After Thirty -Six Years of Alday Fami...

After Thirty -Six Years of Alday Family Killings in our state

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#1 Feb 25, 2009
1973 Georgia Murders Back in Courts
NEW YORK TIMES
Published: January 4, 1988
LEAD: Fourteen years after six members of a south Georgia family were murdered, the case, which has caused many Georgians to debate the justice of the legal system, is before the courts again.

Fourteen years after six members of a south Georgia family were murdered, the case, which has caused many Georgians to debate the justice of the legal system, is before the courts again.

Three men were convicted in what Jimmy Carter, who was then Governor, called ''the most heinous crime in Georgia.'' But their verdicts and death sentences were overturned in 1985 by a Federal appeals court that said they were entitled to new trials because of ''inflammatory and prejudicial pretrial publicity.'' The decision caused 100,000 Georgia residents to send Congress a truckload of petitions calling for the judges' impeachments.

A retrial for one of the three men, Carl J. Isaacs, is scheduled to begin Monday before Judge Hugh Lawson Sr. of Superior Court in Perry, halfway across the state from rural Donalsonville, where the crime occurred. Two other Georgia judges had disqualified themselves, and a third was removed from the case by the Georgia Supreme Court for possible prejudice.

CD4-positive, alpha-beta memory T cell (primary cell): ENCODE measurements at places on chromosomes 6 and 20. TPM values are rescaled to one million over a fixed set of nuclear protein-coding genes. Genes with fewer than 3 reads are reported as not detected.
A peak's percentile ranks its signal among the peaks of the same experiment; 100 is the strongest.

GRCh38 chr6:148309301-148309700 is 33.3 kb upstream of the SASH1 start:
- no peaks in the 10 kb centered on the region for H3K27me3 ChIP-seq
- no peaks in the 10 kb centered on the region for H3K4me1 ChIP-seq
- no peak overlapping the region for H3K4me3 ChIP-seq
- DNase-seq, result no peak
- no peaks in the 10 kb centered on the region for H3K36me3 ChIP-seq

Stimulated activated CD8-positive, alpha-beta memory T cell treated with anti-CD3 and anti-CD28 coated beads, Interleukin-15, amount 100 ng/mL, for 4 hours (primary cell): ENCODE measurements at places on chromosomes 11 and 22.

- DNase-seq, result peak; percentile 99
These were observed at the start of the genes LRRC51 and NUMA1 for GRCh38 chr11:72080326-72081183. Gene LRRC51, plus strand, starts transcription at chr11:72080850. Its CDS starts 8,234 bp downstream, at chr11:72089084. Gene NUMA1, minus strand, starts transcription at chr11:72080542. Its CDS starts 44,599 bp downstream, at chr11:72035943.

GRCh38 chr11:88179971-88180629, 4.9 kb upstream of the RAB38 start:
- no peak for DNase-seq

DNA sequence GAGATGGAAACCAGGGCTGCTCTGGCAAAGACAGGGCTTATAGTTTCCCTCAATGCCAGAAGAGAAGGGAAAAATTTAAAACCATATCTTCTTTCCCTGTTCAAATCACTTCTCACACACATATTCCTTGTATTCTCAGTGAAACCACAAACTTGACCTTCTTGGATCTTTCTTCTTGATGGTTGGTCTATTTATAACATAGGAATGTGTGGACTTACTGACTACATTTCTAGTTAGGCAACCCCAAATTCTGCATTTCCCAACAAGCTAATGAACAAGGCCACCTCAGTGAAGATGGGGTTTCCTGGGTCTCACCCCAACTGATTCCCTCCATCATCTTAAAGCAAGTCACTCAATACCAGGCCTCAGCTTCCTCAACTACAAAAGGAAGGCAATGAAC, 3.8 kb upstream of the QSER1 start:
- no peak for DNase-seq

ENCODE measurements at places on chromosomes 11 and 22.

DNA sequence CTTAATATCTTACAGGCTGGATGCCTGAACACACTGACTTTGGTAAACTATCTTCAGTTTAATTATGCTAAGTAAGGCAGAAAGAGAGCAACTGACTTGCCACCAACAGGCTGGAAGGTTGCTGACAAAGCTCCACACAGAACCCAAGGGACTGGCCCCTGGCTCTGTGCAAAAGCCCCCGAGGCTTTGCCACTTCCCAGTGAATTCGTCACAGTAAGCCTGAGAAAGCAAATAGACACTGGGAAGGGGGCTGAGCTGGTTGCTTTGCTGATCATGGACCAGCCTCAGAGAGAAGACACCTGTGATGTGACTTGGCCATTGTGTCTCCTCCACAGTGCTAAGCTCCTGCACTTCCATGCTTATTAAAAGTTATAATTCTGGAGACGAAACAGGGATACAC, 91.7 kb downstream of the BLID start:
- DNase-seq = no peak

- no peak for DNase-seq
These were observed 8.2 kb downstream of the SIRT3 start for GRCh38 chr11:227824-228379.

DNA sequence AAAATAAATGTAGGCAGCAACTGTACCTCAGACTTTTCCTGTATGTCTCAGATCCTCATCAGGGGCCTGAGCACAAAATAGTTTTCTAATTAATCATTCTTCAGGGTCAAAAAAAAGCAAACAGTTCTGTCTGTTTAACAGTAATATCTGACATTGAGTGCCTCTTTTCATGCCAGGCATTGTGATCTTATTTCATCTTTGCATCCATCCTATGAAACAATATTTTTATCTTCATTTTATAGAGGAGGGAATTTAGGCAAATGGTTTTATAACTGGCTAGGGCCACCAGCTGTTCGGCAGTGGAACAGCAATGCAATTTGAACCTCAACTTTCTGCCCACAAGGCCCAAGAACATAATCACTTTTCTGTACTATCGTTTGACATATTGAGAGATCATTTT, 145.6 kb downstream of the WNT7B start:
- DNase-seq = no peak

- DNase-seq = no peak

The two other defendants are awaiting separate trials. Boasting Is Reported

Mr. Isaacs, who is now 34 years old, was sentenced to die in 1974, along with his half-brother Wayne C. Coleman, now 41, and Mr. Coleman's friend, George E. Dungee, 49, for the murders.

Since Mr. Isaacs's trial, a number of fellow prisoners and law-enforcement officers have said that Mr. Isaacs spoke openly and even boasted about his role in the murders. In an interview with The Atlanta Constitution in 1976, Mr. Isaacs said he committed the murders and expressed remorse.

According to evidence at Mr. Isaacs' first trial, the members of the family were shot to death over a period of several hours on May 14, 1973, as they returned to the home of Jerry Alday after a day of work on the family farm. The victims were Ned Alday, 62; his brother, Aubrey, 57, and three of Ned Alday's sons, Jerry, 35, Jimmy, 25, and Chester, 32, as well as Jerry Alday's wife, Mary, 25, who was shot to death after being raped.

Nine days before, Mr. Isaacs and the two other defendants, had escaped from a prison camp at Poplar Hill, Md., where Mr. Isaacs was serving a sentence for burglary, Mr. Coleman for robbery and Mr. Dungee for failure to pay child support. The three men drove to Baltimore and picked up Mr. Isaacs's brother Billy, then 15, who later admitted his participation in the murders and testified against the others.